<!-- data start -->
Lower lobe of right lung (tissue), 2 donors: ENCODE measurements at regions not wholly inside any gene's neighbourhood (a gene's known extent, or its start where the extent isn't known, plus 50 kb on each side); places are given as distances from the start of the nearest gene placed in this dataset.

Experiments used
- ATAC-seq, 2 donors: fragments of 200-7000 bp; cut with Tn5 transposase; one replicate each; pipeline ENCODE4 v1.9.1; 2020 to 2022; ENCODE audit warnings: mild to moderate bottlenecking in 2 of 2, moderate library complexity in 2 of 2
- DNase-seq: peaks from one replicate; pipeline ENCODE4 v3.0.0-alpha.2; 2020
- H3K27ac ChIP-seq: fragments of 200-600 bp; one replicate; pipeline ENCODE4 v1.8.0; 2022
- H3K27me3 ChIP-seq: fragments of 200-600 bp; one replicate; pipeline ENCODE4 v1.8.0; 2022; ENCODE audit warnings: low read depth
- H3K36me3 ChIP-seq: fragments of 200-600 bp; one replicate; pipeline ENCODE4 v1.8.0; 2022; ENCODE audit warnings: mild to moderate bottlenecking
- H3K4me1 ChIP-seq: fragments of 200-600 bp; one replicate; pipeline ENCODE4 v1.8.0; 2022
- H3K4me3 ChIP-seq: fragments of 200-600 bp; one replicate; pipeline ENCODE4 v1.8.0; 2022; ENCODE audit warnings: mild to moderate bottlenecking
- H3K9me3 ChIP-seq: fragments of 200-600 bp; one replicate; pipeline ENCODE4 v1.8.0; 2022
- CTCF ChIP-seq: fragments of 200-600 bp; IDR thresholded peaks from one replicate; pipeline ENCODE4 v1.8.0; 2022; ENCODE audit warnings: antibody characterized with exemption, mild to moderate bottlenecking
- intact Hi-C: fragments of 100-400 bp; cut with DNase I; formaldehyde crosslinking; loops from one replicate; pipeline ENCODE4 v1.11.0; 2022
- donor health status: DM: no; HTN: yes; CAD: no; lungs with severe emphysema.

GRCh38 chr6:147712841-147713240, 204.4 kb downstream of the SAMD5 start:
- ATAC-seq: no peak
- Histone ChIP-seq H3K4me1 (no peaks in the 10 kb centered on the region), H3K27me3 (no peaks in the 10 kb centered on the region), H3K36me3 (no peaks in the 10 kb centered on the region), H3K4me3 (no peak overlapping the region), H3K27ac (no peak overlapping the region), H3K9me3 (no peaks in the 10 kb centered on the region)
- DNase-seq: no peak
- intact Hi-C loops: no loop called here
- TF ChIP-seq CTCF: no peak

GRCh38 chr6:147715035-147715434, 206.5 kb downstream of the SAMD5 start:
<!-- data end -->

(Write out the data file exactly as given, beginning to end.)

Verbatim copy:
Lower lobe of right lung (tissue), 2 donors: ENCODE measurements at regions not wholly inside any gene's neighbourhood (a gene's known extent, or its start where the extent isn't known, plus 50 kb on each side); places are given as distances from the start of the nearest gene placed in this dataset.

Experiments used
- ATAC-seq, 2 donors: fragments of 200-7000 bp; cut with Tn5 transposase; one replicate each; pipeline ENCODE4 v1.9.1; 2020 to 2022; ENCODE audit warnings: mild to moderate bottlenecking in 2 of 2, moderate library complexity in 2 of 2
- DNase-seq: peaks from one replicate; pipeline ENCODE4 v3.0.0-alpha.2; 2020
- H3K27ac ChIP-seq: fragments of 200-600 bp; one replicate; pipeline ENCODE4 v1.8.0; 2022
- H3K27me3 ChIP-seq: fragments of 200-600 bp; one replicate; pipeline ENCODE4 v1.8.0; 2022; ENCODE audit warnings: low read depth
- H3K36me3 ChIP-seq: fragments of 200-600 bp; one replicate; pipeline ENCODE4 v1.8.0; 2022; ENCODE audit warnings: mild to moderate bottlenecking
- H3K4me1 ChIP-seq: fragments of 200-600 bp; one replicate; pipeline ENCODE4 v1.8.0; 2022
- H3K4me3 ChIP-seq: fragments of 200-600 bp; one replicate; pipeline ENCODE4 v1.8.0; 2022; ENCODE audit warnings: mild to moderate bottlenecking
- H3K9me3 ChIP-seq: fragments of 200-600 bp; one replicate; pipeline ENCODE4 v1.8.0; 2022
- CTCF ChIP-seq: fragments of 200-600 bp; IDR thresholded peaks from one replicate; pipeline ENCODE4 v1.8.0; 2022; ENCODE audit warnings: antibody characterized with exemption, mild to moderate bottlenecking
- intact Hi-C: fragments of 100-400 bp; cut with DNase I; formaldehyde crosslinking; loops from one replicate; pipeline ENCODE4 v1.11.0; 2022
- donor health status: DM: no; HTN: yes; CAD: no; lungs with severe emphysema.

GRCh38 chr6:147712841-147713240, 204.4 kb downstream of the SAMD5 start:
- ATAC-seq: no peak
- Histone ChIP-seq H3K4me1 (no peaks in the 10 kb centered on the region), H3K27me3 (no peaks in the 10 kb centered on the region), H3K36me3 (no peaks in the 10 kb centered on the region), H3K4me3 (no peak overlapping the region), H3K27ac (no peak overlapping the region), H3K9me3 (no peaks in the 10 kb centered on the region)
- DNase-seq: no peak
- intact Hi-C loops: no loop called here
- TF ChIP-seq CTCF: no peak

GRCh38 chr6:147715035-147715434, 206.5 kb downstream of the SAMD5 start: